Stephen Jardine: Why we should thank Jamie Oliver for not shutting up

Jamie Oliver is trying to tackle high rates of obesity in the UK (Picture: AFP/Getty)Jamie Oliver is trying to tackle high rates of obesity in the UK (Picture: AFP/Getty)
Jamie Oliver is trying to tackle high rates of obesity in the UK (Picture: AFP/Getty)
Celebrity chef Jamie Oliver could be sipping Champagne and eating caviar with a golden spoon, but instead he's trying to make a difference, says Stephen Jardine.

It’s been a tough 12 months for Jamie Oliver. Last year he closed six Jamie’s Italian restaurants and the last branch of his Union Jack chain. In January another dozen branches of Jamie’s Italian closed.

With company debts reportedly over £70 million, you’d be forgiven for thinking he would have his hands full trying to sort out the day job. However this week he stepped up to take on the biggest public health issue facing the nation in the bulging shape of our growing obesity crisis. With a wife, five children and a personal fortune of more than £240m, he doesn’t need to do that. He could spend his days sipping Champagne and eating caviar with a solid gold spoon but instead he’s taking on one of our toughest challenges. Why?

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At the start of the year he gave us a clue in an interview with Delicious Magazine. “We’re only on this planet for a pretty short time and I see my place as having a use,” he said. Oliver’s commitment to making a difference to childhood obesity stretches back over a decade. In 2005, his TV show Jamie’s School Dinners introduced healthy low-budget meals and led to the fundamental menu changes. The Turkey Twizzlers may have gone but childhood obesity hasn’t. Nearly a third of children aged two to 15 are overweight or obese in the UK. Across the rest of the EU, the issue affects between just 16 and 22 per cent.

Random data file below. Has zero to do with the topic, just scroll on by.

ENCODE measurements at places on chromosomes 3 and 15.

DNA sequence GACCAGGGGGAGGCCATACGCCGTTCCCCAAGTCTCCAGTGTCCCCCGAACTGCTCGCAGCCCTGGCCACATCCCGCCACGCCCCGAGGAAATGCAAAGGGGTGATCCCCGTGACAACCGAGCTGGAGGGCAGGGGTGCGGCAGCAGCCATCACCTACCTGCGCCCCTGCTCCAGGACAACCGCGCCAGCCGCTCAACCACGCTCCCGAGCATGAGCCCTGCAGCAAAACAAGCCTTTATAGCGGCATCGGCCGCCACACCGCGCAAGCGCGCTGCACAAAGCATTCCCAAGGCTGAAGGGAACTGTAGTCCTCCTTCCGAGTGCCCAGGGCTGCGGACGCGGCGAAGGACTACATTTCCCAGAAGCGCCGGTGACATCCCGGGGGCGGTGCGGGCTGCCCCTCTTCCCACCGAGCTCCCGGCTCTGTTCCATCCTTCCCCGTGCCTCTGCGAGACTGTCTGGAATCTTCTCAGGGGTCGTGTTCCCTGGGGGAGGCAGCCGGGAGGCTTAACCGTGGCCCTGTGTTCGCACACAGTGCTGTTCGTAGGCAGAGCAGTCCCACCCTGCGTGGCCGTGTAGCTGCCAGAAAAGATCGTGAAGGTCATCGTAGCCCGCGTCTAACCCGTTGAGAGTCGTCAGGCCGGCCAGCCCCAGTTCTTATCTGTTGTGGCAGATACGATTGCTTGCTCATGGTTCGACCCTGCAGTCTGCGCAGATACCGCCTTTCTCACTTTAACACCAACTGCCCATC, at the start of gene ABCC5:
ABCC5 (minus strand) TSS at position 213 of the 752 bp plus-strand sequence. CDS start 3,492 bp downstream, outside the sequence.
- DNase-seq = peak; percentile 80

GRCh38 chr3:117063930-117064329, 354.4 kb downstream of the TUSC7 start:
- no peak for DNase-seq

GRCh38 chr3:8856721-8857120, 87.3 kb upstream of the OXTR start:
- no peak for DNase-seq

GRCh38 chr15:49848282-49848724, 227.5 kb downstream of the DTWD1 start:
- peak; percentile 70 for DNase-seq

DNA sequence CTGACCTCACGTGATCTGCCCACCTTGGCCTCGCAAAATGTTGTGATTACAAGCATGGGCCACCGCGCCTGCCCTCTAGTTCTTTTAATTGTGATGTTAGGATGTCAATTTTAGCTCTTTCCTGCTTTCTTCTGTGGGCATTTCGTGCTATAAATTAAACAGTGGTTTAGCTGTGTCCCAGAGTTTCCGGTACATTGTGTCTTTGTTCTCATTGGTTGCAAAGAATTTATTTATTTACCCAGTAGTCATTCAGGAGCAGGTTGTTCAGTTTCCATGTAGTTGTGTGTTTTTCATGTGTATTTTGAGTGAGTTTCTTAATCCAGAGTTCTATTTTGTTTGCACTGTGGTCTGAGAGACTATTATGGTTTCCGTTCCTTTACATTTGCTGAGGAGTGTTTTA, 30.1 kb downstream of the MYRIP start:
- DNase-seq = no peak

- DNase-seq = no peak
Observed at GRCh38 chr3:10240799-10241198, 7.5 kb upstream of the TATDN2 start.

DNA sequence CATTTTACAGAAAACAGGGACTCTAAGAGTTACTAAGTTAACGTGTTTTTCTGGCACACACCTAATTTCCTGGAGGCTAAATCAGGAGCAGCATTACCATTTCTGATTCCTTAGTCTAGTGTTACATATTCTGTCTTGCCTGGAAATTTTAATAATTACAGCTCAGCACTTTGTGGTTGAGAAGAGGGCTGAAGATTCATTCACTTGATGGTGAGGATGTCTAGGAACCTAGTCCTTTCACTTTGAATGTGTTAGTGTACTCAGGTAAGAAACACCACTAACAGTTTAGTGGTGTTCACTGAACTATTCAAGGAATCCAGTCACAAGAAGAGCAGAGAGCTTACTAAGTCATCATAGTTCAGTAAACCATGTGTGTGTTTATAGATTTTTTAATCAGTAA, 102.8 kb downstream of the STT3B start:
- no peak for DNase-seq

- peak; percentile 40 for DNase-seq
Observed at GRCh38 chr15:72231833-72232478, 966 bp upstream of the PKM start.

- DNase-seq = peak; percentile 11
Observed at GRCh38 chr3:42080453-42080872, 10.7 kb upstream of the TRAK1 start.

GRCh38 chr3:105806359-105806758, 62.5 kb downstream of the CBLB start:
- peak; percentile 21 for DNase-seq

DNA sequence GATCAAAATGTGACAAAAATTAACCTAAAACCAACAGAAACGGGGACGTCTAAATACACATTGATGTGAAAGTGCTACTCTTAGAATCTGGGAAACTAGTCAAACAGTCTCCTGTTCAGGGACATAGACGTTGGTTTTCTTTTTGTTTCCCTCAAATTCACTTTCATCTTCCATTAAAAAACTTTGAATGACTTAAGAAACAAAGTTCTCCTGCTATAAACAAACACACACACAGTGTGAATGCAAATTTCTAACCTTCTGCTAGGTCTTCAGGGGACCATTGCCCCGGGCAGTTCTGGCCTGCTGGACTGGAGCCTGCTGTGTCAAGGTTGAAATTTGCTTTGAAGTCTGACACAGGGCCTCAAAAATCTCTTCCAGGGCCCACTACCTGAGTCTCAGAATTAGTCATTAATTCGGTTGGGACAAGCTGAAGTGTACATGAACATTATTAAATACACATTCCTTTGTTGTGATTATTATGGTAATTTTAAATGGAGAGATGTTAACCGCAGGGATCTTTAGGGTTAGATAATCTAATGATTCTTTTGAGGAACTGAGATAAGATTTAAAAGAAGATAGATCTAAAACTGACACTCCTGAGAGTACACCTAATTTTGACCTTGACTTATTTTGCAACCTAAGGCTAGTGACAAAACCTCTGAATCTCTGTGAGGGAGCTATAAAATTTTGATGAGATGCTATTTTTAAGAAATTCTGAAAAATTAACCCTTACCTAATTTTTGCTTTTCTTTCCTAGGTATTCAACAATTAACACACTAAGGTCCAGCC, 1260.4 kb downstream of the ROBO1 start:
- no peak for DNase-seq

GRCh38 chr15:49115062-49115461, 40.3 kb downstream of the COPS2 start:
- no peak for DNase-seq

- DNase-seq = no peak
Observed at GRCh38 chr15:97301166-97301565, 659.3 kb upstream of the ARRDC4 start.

Jamie Oliver has plenty of critics. “Who does he think he is? Self-appointed food police, shut up Jamie,” was one of the more polite comments on social media this week. “You hypocrite, not everyone can afford good food. Sometimes sweets and biscuits to the poor is vital” was another.

However Jamie won’t shut up in the face of ignorance and apathy. In fact, his voice is getting stronger. Addressing MPs this week, he called childhood obesity “a catastrophe” and “a national security issue”. The language was strong but also justified and necessary. Put simply, we are being dragged down by our own weight. The annual cost to the NHS in Scotland of people being overweight and obese is £600m. But that masks a higher figure related to the cost to society of obesity-driven diseases such as cancer, diabetes and heart disease. That could be as high as £27 billion a year.

There is no single magic bullet to sort a problem that has been allowed to develop over generations but we know where to start. We need more restrictions on junk food ads for children and relentless pressure on food manufacturers to cut fat and sugar levels. Where that doesn’t work, targeted taxation needs to be the next step. We need better food education in schools and to examine tough choices like keeping children in school over lunch.

We also need to look at increasing exercise opportunities for children. Parents have a role to play, but the Government also needs to grasp the seriousness of the issue. Public information campaigns on everything from littering and smoking to AIDS were once commonplace. They could be used to starkly warn of the dangers. When it comes to this issue, Jamie Oliver just won’t shut up. Let’s hope the next generation grows up healthier to thank him for that.